At the start of July 2013 I got some really exciting news: I had been successful during tryouts and was now part of Team Portugal Roller Derby who were going to take part in the 2014 Blood and Thunder Roller Derby World Cup! I immediately started planning the months ahead, pencilling in our training sessions and other important dates, setting milestones for my on and off skates training and just trying to figure out how to be the best athletic version of myself I could be. I was officially in training for something big and there was a lot of work ahead…little did I know how much…
Bath’s venue is, like their uniforms, very yellow. I wonder which came first; did they base their uniform colour choice on the lighting quality of their home venue? Choose their venue to compliment the hue of their uniforms? Neither of the above? Once our eyes had adjusted to the tone, we sought out our fellow BRDers and congregated in the suicide seating of the traditionally laid out sports hall. After quickly establishing that there was no position you can sit in on a sports hall floor that is comfortable for more than 30 seconds, we claimed our territory.
The Bath A versus Swansea B game was a relatively evenly matched affair. Interest was added by the fact Bristol’s A team was due to play Swansea’s A team in a closed game the following day, and by the appearance of our former teammate Wrecks on the Bath roster. We cheered loudly for Wrecks, warming up our vocal chords for the main event. Bath’s A team took the win, 180 to 115.
After the obligatory visit to the cake stall (I opted for a cupcake topped with a mini malteaser bunny despite the fact that I had 4 full size bunnies in my bag courtesy of Delta Strike who is an addiction enabler), Bristol’s B team took to the track for their skate out. It was an understated single-lap, pairs formation affair that I am totally stealing for the A team. The Bristol B team functions as a pool of skaters, and a spot is open to all of our female skaters not on the A team charter. If you think that this set-up makes the team transitionary or casual in any way then you would be wrong. The Bees, headed up by their fearless Captain Rip Tease and the deceptively sweet-mannered Vice Bear Thrylls, are a cohesive, driven unit, perhaps more so than other B teams who aren’t fighting it out for a roster space in such a large group. Combined with the established and experienced husband and wife bench team of HTM Hell and Thundercat Ho!, they are a force to be reckoned with.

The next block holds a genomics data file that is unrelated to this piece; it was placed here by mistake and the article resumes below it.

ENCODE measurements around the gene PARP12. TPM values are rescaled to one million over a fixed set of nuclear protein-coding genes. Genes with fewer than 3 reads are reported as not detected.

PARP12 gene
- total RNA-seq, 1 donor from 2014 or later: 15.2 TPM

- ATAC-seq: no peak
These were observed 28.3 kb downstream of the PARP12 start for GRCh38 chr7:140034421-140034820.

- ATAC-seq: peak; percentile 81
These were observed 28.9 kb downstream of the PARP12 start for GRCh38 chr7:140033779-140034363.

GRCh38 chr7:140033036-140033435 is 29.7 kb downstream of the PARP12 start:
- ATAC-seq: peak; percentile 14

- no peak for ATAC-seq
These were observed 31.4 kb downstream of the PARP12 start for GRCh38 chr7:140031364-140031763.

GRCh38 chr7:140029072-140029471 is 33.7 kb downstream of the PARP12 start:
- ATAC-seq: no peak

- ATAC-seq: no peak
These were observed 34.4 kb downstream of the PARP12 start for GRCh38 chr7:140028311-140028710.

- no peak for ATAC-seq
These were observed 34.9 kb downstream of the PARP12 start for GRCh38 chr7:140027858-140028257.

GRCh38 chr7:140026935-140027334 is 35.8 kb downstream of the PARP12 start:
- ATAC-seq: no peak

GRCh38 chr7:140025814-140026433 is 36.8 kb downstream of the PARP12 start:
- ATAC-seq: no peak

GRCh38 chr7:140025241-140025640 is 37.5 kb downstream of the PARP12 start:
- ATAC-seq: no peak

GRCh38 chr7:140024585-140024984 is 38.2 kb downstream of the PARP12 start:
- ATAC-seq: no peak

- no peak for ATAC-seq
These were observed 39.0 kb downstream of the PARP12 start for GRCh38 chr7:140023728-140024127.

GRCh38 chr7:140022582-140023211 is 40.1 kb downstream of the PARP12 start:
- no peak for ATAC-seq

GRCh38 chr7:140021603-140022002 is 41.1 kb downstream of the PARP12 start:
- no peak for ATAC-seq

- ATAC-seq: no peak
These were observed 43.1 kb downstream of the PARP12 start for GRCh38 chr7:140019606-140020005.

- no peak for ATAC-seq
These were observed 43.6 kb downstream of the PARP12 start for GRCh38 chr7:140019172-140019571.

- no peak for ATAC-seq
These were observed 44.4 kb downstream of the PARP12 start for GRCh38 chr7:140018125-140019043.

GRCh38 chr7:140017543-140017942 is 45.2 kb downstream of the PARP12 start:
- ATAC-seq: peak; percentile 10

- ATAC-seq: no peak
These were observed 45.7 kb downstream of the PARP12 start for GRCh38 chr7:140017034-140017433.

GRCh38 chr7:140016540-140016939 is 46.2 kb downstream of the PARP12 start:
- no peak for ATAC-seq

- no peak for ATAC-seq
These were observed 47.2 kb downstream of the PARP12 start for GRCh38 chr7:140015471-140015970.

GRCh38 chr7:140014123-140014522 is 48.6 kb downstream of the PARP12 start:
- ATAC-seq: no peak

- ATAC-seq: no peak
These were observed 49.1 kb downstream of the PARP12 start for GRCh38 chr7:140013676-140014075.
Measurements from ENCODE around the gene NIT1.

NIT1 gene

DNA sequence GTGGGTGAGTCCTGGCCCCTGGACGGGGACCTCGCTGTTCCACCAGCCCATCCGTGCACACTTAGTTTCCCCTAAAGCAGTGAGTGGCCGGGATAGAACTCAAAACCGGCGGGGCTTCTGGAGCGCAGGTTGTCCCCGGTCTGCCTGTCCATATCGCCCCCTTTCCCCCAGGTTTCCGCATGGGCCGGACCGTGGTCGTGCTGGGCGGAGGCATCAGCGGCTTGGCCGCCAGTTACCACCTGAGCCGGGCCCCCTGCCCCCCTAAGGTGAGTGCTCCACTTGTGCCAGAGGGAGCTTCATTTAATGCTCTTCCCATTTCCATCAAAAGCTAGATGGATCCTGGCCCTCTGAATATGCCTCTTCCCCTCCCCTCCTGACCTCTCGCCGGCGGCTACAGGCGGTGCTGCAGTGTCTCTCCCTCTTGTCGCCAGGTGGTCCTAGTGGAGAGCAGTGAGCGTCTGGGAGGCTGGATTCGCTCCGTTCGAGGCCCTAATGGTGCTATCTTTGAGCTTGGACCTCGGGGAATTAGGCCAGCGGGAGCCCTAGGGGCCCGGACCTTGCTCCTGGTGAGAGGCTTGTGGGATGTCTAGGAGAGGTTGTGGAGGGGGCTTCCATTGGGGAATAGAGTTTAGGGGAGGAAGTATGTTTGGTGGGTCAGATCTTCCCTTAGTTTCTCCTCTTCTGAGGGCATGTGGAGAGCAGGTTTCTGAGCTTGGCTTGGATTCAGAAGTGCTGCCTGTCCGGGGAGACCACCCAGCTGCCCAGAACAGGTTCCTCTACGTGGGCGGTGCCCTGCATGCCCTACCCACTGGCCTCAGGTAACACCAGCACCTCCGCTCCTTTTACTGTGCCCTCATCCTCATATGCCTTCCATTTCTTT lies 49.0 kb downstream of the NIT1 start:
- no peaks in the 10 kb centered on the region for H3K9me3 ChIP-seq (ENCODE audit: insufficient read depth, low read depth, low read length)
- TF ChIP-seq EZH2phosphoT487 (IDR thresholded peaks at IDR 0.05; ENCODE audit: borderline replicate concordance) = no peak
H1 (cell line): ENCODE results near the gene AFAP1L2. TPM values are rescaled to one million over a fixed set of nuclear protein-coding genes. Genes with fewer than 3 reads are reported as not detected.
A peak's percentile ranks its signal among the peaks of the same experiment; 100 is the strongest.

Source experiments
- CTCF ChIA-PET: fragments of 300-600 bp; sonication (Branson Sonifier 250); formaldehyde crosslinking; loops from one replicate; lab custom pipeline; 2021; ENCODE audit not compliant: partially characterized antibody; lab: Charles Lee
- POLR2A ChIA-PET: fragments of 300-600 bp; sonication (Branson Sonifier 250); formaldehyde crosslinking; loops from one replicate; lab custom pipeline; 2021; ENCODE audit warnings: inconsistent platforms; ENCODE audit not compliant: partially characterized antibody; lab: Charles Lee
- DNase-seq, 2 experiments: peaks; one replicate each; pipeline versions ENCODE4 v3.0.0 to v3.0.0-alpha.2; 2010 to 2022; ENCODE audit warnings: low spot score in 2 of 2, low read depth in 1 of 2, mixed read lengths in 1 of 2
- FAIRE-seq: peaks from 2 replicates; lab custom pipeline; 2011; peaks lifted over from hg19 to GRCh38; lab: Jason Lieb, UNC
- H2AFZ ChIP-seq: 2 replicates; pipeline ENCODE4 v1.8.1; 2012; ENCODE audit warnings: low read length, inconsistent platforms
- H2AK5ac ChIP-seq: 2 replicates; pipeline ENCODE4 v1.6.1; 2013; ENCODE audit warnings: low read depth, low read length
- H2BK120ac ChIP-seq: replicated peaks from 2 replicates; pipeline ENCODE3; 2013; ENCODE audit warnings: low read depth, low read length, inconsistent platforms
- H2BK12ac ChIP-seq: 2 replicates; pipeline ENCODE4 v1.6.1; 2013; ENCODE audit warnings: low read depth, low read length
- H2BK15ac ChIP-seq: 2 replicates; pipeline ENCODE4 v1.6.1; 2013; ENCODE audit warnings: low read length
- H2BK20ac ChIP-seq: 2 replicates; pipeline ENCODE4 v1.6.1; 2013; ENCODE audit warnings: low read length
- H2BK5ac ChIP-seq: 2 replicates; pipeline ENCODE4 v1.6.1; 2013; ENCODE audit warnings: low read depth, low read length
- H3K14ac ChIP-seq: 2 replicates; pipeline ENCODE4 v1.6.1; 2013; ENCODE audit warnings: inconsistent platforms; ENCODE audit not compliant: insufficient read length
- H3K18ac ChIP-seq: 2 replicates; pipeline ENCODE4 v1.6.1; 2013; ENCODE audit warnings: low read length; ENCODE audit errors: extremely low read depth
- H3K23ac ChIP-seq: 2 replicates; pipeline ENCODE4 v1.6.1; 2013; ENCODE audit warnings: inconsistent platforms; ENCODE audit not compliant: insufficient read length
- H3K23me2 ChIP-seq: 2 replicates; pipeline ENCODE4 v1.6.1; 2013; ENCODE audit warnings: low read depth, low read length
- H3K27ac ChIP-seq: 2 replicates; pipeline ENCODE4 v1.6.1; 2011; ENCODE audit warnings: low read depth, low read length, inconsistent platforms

Release the Bees is a publication made by B Team skater Jennything Goes as part of her Illustration degree coursework. The booklet was made for her first game as a Bee where they took on the Bath Roller Derby Girls and won 127 – 341. Each of her team mates manifest as an illustration along with quotes and some explanation of roller derby!
I feel stupid for volunteering to NSO for Vice Quad versus Hades. I had a vested interest in not volunteering as this was the first time I was going to a merby (men’s roller derby) game, as well the first time I would get to see Vice Quad play – once I get good I’m hoping to play for them. But volunteer I had, which meant no shouting, biased facial expressions or whoops, combined with having to concentrate on my role in the penalty box. I’d also asked Wolverine Bruise and Quay Figs of Vice Quad to show me how to lay the track, which involves a lot more equipment and elbow grease than I’d imagined, so I was kinda relieved when play was starting.
The two teams playing today had already met some of each other’s players on Vice Quad’s tour in the mystical Scotchland (I may have that wrong), and both teams were running short rosters with 8 skaters apiece, so fatigue was likely to be an issue for both teams with some difficult decisions to be made about rotation. Hades had left Glasgow that morning and picked up players on route for the game so were a bit of an unknown force.
Minimum skills are tricky: as well as trying to pass some tough skills, you also very quickly learn a lot more about yourself as a human being. Long before my derby days began, I was a competitive figure skater, so not only was I massively competitive (and still am), I also thought that my years of training would help me breeze through my minimum skills. However, this was far from the journey I ended up on.
Shortly after starting my minimum skills tests, I injured my knee and I was not allowed to skate for three months. As many people will know, it is demoralising and extremely frustrating to watch other people start to pass more skills than you, whether it is due to injury or just to them picking up skills more quickly than you. You feel like you are being left behind, and gradually more and more like a failure. If I am honest, this three month period landed me in a pretty dark place where I felt useless and often like giving up. But it was also during this time that I started to realise that the minimum skills process was teaching me a lot about my approach to setbacks and my reaction to failure.